If you have received a new credit card lately, chances are good that it is fundamentally different from your past plastic. After a seemingly endless onslaught of data breaches and credit card fraud, U.S. businesses have finally followed in the footsteps of their European counterparts and adopted credit cards implanted with EMV chips. Designed to totally eliminate contact between a consumer’s credit card and a merchant and to encrypt every aspect of the transaction, these “smartcards” seem to be the answer to the prayers of retailers and law enforcement agencies alike.

But oftentimes with every new solution comes the potential for unforeseen problems. In this case, experts are afraid that EMV technology may have opened the door for an uptick in cyber crime. Considering that online purchases are only increasing in popularity, there is good reason to investigate this possibility further.

How EMV Chips Work

To understand the potential danger, you need to have some knowledge about how EMV chips work. Your old credit card stored all of your account information on a magnetic stripe. This made it easy for someone with the right skills to copy your information and use it to complete counterfeit transactions. In contrast, your new card comes equipped with a tiny EMV chip embedded in it, which stores your personal credit information and transmits the tightly encrypted details during the sales transaction.

With this new technology, now when a buyer makes a transaction, she must validate her card by either furnishing a signature (chip-and-signature) or entering a personal identification number (chip-and-PIN).

At first glance, this new system seems virtually impregnable. However, there are a few distinct vulnerabilities that make it much more porous than we might want to believe.

Why Some Businesses Aren’t Switching To EMV Terminals

On October 1, 2015, most businesses became liable for fraud or counterfeit that resulted from their not having installed a terminal capable of processing EMV cards. However, two exceptions were made: gas stations and ATMs. Because EMV technology is so complex, new point-of-sale equipment is needed to handle transactions. This can get very expensive, so these venues were given an extension until October 2017. Until then, anyone using a credit card will need one equipped with a magnetic stripe, which automatically leaves the customer in question open to fraud.

Equally troubling is the fact that a large number of businesses, particularly small companies and retailers, have not adopted the EMV technology in spite of the new directive. Many entrepreneurs are reluctant to suffer the expense and time involved in purchasing a new POS terminal and training their staff in its use. Other owners simply choose to roll the dice, preferring to risk the relatively unlikely instance of being victimized by credit card fraud against the reality of needing to pay the very real costs of upgrading their credit card processing equipment.

One of the frustrations of many smartcard customers is that the transactions are not as fast because the EMV terminal takes longer to process and encrypt their data. Because of this many businesses and financial institutions are opting to use chip-and-signature over chip-and-pin, despite the latter being more secure. Unfortunately, this leaves customers vulnerable to theft because the majority of merchants will probably never attempt to match the signature with the one on the back of the card or ask for another piece of identification. Since they have been encouraged to follow these precautionary procedures for years and have failed to do so, it is not likely that those who have failed to take this extra step will modify their POS protocols anytime soon.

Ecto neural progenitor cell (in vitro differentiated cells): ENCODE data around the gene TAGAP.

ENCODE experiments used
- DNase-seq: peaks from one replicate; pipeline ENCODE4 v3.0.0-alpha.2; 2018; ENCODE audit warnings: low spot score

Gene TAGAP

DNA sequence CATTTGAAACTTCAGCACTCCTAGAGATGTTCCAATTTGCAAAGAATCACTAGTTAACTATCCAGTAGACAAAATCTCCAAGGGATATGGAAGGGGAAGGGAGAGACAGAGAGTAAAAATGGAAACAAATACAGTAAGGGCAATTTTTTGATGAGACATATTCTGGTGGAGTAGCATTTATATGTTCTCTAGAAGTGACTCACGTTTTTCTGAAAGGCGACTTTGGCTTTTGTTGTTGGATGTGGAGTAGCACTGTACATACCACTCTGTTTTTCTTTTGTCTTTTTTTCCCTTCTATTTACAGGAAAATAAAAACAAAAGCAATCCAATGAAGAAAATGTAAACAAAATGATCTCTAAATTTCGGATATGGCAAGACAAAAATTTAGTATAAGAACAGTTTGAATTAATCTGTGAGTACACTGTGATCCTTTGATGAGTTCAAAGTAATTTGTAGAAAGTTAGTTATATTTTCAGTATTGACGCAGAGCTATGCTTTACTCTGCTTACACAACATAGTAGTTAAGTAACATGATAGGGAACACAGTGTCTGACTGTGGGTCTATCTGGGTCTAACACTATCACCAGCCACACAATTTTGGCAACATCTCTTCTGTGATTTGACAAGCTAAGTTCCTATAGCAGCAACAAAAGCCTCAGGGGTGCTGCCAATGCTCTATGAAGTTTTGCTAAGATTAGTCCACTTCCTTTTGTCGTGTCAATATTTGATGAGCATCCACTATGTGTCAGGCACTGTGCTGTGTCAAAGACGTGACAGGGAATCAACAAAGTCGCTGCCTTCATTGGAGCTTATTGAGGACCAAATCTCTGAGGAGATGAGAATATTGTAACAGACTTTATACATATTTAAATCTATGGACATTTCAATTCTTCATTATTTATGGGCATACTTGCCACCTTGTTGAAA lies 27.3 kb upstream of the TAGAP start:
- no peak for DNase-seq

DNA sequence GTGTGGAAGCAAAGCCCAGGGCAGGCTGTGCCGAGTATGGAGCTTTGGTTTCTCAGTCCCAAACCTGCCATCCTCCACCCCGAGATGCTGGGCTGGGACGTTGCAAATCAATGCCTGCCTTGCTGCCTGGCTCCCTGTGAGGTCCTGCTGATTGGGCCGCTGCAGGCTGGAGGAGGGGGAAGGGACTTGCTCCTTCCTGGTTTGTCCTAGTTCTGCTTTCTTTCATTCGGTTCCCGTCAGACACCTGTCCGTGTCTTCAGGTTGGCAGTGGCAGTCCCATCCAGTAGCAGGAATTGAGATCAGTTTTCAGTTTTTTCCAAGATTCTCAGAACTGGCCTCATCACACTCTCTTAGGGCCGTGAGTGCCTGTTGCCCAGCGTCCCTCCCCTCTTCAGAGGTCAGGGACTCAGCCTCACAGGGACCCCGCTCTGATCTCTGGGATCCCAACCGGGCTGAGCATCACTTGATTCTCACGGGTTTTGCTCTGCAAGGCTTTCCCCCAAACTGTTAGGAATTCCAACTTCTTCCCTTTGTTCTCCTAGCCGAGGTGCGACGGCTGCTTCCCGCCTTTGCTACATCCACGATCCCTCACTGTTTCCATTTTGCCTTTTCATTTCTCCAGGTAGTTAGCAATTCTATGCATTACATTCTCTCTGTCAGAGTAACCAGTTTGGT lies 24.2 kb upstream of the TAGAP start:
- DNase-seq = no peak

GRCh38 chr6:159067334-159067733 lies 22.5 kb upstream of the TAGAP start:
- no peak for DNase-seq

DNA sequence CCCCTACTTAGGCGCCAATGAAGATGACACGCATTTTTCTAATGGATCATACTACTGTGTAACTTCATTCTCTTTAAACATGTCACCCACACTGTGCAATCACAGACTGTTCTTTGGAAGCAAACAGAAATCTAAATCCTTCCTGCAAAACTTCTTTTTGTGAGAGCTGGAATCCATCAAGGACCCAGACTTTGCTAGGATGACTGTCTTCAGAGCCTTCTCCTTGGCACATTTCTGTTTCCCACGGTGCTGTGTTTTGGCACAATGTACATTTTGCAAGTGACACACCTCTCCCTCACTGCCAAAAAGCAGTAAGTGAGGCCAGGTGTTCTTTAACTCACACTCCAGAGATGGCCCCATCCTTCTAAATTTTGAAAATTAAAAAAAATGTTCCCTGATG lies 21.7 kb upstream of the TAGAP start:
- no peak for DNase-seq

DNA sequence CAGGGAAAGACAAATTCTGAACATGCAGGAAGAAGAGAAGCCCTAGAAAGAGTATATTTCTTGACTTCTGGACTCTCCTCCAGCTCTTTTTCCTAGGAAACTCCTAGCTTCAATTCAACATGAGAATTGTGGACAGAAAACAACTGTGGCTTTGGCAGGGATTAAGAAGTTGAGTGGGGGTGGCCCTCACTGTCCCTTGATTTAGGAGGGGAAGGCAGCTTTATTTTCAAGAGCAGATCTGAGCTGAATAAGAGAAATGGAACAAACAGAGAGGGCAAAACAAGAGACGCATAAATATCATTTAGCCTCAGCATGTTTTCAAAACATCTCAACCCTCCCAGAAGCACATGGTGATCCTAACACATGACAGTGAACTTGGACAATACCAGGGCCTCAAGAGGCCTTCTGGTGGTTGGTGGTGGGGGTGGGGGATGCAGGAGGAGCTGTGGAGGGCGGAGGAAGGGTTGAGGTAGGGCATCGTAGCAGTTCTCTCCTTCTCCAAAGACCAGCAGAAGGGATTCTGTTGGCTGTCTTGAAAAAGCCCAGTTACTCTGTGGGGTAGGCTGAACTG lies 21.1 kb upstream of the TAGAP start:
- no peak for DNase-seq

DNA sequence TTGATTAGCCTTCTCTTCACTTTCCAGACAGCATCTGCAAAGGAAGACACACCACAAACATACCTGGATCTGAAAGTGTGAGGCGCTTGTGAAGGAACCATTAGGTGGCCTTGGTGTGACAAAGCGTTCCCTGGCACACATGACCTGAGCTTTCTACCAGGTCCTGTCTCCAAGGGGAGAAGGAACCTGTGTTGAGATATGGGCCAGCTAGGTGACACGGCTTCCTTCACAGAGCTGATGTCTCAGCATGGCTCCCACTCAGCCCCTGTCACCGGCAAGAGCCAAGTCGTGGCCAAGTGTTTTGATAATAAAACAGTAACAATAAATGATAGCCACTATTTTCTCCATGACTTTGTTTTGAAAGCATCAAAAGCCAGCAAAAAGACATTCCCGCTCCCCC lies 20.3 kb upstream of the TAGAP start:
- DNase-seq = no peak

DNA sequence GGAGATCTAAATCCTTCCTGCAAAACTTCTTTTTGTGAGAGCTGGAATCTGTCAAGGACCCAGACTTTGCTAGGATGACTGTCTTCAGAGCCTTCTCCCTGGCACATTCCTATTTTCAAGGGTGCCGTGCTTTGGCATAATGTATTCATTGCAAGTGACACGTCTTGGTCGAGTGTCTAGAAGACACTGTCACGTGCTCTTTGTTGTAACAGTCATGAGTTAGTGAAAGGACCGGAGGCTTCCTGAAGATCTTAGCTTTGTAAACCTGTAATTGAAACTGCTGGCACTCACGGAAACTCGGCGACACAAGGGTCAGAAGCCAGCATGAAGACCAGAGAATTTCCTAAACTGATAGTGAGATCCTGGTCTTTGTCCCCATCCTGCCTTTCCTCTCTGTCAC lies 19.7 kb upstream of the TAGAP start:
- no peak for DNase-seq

Vulnerabilities In The System

A big vulnerability with the EMV switch is online transactions. Since neither chip-and-pin nor chip-and-signature verification can be utilized, it’s likely there will be an increase in online fraud. Similar to what happened in other countries, criminals will simply switch from on-site theft to using readily available stolen credit card numbers to make cyber purchases. Criminal ingenuity knows no bounds. As the never-ending flood of Internet viruses proves, hackers seem to have infinite patience and an endless arsenal of tools that they will use relentlessly until a code is cracked or a site is infiltrated. Inevitably, they will find ways to compromise EMV technology.

That is not to say that EMV technology should be dismissed as a failure. Consumers and businesses alike should feel more secure with their credit card transactions but be aware of the dangers and act accordingly to further waylay criminals.

The reality is that EMV cards are expected to reduce U.S. data breaches and fraud by a significant margin, thereby making point-of-sale purchases much safer for everyone. This will be particularly true after October 2017 when gas stations and ATMs join the protocol. That being said, it is important to be aware of the weaknesses in this system. After all, the criminals who are attempting to bypass it certainly are.

To that end, it is more important than ever to do all you can to safeguard any online purchase you or your customers make by remaining abreast of the latest technological and security developments designed to enhance the safety of EMV technology. No system is perfect, but EMV represents the latest and greatest way to secure customers’ credit card data and protect them as well as merchants from fraudulent activity.